The new Mars club
The newest missions to Mars are about life on Earth as much as they're about science on the Red Planet.
Why it matters: The United Arab Emirates and China, which each have missions arriving at Mars this week, have tied geopolitical and national ambitions to their Martian endeavors.
- Space exploration has always been political, but these missions are being used to demonstrate the countries' technical know-how and prowess far from Earth's orbit.
What’s happening: The UAE’s Hope probe made it into orbit around Mars this morning, and China’s Tianwen-1 is expected to do the same at the Red Planet on Wednesday.
- China’s mission is also expected to release a rover down to the surface of the planet in the coming months, making it one of the most ambitious first-time Mars missions for any nation yet.
- The UAE is now the fifth nation or space agency to operate a spacecraft at Mars.
Between the lines: Both China and the UAE are driven by desires to be regional leaders when it comes to space, furthering national ambition and pride in the process.
- The UAE began its space program in part as a way to create a technical and young workforce that will also help inspire others in the Middle East to enter science and engineering.
- And the UAE chose Mars in part because of its difficulty.
- "If you want to stimulate growth really rapidly, and you want to enable an entire generation to develop their skills and capacity and capability at a rapid manner, you need to take on large risks," Sarah Al Amiri, chair of the UAE Space Agency, told Axios. "You wouldn't get there with something that's more guaranteed."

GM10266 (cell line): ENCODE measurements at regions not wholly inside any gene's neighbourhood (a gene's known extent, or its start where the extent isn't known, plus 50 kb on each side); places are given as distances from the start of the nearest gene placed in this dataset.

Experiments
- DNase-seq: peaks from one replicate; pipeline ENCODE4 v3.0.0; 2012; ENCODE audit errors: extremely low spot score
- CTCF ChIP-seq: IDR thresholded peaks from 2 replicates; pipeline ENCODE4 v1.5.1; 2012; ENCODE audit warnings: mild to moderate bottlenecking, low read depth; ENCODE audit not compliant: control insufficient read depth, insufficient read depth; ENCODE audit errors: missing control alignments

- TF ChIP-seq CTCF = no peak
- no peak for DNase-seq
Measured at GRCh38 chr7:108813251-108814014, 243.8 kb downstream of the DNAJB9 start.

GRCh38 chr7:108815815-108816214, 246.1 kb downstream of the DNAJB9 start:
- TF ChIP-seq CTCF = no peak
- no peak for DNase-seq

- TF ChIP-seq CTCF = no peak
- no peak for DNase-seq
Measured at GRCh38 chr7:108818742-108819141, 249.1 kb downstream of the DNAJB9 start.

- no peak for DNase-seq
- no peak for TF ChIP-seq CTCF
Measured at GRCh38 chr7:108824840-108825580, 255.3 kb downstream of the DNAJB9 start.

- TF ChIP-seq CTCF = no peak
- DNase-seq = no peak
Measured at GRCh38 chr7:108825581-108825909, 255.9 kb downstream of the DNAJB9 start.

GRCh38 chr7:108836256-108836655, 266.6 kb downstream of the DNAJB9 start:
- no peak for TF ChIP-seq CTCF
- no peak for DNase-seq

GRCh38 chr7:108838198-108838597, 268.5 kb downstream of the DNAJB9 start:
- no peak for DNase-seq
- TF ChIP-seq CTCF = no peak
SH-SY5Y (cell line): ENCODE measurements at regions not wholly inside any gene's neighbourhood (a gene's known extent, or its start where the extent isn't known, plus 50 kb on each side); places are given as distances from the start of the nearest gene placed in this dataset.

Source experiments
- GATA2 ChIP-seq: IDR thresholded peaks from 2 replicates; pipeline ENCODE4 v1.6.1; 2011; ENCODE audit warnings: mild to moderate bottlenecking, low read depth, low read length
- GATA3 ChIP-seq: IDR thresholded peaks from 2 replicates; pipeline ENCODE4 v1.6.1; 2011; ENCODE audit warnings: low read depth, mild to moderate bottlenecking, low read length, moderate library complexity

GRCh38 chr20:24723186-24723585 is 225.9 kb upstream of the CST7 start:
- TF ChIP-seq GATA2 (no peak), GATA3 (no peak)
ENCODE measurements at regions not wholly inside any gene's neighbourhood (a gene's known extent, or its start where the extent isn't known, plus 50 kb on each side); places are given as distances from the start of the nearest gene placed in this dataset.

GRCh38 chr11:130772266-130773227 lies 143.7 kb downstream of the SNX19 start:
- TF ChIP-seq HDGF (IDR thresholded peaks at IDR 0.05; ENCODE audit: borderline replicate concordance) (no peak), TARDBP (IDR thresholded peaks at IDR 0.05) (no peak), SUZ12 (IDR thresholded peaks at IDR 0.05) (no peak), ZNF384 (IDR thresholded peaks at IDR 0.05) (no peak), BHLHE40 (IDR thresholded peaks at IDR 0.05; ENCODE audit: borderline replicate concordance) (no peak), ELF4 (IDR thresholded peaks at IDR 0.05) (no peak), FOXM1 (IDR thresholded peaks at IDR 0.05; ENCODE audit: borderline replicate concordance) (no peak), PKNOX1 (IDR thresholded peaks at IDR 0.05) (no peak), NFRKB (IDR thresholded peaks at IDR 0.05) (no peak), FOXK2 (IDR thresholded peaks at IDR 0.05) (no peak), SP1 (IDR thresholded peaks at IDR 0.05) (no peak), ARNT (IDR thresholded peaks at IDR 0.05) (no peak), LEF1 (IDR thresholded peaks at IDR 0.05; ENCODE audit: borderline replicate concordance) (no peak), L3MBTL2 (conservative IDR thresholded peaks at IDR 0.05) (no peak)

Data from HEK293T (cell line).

China, on the other hand, is already a leader in space, with a human exploration program, a future space station and ambitious robotic missions to the Moon.
- "There is a piece of this that is prestige, but it's not about space — it is about doing real science," the Heritage Foundation's Dean Cheng told Axios.
The big picture: These missions are starting to paint a new picture of space ambitions where soft power and influence and a demonstration of technological prowess are far more important than a specific race between nations — as it was between the U.S. and Soviet Union.
- For its part, China initially took a relatively traditional path to the Red Planet. The nation's first attempt to make it to Mars — in 2011 — was part of a collaborative mission with Russia.
- That mission didn't succeed, but China continued on with its space program, pushing to prove out technology at the Moon and then make it to Mars with not only an orbiter but a rover as well.
- "If China is able to successfully land on Mars, its first time out, that's actually a pretty good track record, relative to everybody else's first time efforts," Cheng said. "The Chinese are very big on their firsts being bigger, longer, heavier."
The intrigue: The UAE didn't first send a mission to the Moon or import technology wholesale for its Hope probe.
- Instead, the country focused on building technical knowledge at home that can then be applied elsewhere on Earth, in the tech sector.
- In total, 200 of the 450 people who worked on the UAE's Mars mission are Emiratis at the space center, and the nation's private space industry is emerging.
The bottom line: Scientifically successful or not, these ambitious missions are revealing how much more accessible space is to those nations that are willing to go there.
Editor's note: This story has been updated to reflect that the Hope probe is now in orbit around Mars.